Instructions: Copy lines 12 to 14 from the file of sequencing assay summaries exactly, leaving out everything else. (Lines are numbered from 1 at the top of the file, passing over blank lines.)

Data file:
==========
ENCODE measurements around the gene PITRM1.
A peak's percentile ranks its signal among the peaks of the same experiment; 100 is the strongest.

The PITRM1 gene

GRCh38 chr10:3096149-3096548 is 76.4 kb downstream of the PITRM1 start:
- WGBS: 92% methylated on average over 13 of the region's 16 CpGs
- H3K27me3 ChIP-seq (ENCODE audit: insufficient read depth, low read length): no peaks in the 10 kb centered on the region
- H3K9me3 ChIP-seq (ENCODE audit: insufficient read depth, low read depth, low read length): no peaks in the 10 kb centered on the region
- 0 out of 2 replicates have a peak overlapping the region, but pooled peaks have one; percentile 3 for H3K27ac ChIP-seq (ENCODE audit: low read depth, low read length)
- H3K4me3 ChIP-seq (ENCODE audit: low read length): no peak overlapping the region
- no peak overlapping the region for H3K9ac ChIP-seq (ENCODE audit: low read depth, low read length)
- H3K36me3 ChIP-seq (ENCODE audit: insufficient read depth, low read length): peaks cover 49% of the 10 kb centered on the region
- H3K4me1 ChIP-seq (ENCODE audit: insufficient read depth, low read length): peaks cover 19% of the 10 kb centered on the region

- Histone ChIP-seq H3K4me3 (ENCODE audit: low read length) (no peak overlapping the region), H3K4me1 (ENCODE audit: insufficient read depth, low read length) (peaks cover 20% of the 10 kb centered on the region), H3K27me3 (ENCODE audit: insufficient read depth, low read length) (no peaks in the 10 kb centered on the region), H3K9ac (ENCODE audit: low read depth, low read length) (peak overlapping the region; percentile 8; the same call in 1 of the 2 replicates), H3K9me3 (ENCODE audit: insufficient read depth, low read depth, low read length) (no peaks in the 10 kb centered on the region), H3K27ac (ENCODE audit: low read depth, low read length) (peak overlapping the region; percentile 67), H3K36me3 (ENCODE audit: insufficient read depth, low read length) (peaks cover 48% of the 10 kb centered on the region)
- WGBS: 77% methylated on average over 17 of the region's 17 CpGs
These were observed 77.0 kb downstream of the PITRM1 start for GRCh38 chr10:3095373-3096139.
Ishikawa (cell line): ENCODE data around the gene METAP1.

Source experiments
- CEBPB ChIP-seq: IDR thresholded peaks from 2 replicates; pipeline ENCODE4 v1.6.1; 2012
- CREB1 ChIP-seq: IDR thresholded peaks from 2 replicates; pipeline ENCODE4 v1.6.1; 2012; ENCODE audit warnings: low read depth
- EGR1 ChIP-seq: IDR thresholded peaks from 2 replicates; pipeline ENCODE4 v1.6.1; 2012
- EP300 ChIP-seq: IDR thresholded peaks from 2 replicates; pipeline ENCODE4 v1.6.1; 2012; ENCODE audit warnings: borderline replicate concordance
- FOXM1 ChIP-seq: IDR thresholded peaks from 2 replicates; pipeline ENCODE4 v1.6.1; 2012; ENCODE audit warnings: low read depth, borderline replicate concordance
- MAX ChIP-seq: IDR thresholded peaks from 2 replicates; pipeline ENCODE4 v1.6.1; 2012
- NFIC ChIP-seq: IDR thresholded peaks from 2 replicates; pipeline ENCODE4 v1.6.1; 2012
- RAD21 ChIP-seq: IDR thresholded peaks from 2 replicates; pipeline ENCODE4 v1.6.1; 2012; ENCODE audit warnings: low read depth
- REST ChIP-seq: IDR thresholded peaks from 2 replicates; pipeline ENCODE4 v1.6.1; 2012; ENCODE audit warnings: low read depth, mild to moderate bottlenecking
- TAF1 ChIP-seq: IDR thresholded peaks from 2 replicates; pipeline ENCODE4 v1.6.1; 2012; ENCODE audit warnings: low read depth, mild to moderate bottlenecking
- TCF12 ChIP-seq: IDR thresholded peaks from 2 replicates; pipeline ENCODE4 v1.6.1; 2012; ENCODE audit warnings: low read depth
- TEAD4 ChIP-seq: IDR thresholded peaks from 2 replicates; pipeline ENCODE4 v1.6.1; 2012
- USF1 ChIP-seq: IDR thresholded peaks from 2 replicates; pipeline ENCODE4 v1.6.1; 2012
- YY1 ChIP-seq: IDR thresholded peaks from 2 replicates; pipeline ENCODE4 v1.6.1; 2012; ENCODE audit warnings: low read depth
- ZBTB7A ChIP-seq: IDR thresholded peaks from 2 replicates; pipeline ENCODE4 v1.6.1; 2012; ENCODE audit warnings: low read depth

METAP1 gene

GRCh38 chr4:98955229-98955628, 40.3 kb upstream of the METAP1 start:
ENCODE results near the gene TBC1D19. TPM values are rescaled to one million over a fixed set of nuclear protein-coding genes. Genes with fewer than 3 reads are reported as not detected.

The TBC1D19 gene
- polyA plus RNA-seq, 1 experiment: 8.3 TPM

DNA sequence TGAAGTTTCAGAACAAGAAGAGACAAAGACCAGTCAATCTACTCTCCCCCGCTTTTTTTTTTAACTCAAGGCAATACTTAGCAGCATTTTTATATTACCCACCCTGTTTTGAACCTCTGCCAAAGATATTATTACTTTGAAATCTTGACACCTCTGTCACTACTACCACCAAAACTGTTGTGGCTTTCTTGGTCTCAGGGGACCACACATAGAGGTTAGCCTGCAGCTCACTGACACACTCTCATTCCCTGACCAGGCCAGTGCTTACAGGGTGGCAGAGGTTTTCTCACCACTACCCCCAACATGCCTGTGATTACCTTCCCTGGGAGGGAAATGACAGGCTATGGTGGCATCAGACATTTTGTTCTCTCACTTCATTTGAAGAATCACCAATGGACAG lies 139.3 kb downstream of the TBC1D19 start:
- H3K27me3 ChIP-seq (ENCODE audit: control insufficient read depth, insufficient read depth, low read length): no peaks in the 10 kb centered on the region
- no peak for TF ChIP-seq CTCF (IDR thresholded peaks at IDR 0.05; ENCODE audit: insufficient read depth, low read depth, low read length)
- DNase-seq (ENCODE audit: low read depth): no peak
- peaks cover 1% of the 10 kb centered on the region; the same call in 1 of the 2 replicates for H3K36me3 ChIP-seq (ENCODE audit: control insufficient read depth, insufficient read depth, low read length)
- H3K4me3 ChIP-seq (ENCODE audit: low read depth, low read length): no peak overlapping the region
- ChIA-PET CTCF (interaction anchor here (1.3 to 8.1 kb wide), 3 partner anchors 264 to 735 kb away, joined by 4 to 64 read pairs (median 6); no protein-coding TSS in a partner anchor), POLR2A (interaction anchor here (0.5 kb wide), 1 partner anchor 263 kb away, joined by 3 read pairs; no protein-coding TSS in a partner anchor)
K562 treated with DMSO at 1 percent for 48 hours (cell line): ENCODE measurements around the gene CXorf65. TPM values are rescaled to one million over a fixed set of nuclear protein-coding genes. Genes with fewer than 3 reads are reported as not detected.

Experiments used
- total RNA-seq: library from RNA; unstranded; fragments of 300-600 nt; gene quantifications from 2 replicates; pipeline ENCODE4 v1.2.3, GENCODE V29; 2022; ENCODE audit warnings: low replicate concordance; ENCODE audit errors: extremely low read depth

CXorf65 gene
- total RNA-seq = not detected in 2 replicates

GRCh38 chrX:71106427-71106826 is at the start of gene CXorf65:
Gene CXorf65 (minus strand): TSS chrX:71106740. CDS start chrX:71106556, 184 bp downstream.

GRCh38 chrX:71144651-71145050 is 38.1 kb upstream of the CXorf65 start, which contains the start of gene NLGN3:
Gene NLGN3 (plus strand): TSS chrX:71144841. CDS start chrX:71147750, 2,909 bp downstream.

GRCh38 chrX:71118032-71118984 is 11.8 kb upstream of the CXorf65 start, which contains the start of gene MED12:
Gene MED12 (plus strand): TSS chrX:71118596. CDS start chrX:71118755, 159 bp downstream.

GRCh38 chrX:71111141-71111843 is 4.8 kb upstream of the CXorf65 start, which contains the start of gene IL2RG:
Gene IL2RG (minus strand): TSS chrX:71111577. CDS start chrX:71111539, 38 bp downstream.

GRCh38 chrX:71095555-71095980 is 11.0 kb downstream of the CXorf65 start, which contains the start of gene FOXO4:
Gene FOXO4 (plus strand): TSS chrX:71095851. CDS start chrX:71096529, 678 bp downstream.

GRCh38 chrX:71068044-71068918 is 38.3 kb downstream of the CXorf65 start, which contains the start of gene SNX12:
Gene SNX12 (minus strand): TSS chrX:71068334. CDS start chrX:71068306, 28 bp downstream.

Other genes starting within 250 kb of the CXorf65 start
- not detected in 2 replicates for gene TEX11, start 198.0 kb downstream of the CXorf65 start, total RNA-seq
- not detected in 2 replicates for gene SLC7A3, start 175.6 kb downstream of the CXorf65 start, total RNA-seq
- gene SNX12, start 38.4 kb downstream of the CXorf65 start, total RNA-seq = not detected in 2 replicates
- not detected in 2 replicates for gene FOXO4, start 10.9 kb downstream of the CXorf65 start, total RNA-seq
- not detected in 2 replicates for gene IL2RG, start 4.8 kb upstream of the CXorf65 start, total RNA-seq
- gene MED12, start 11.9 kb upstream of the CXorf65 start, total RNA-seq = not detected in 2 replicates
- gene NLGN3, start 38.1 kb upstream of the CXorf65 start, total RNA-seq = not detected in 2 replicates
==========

- H3K4me1 ChIP-seq (ENCODE audit: insufficient read depth, low read length): peaks cover 19% of the 10 kb centered on the region

- Histone ChIP-seq H3K4me3 (ENCODE audit: low read length) (no peak overlapping the region), H3K4me1 (ENCODE audit: insufficient read depth, low read length) (peaks cover 20% of the 10 kb centered on the region), H3K27me3 (ENCODE audit: insufficient read depth, low read length) (no peaks in the 10 kb centered on the region), H3K9ac (ENCODE audit: low read depth, low read length) (peak overlapping the region; percentile 8; the same call in 1 of the 2 replicates), H3K9me3 (ENCODE audit: insufficient read depth, low read depth, low read length) (no peaks in the 10 kb centered on the region), H3K27ac (ENCODE audit: low read depth, low read length) (peak overlapping the region; percentile 67), H3K36me3 (ENCODE audit: insufficient read depth, low read length) (peaks cover 48% of the 10 kb centered on the region)
- WGBS: 77% methylated on average over 17 of the region's 17 CpGs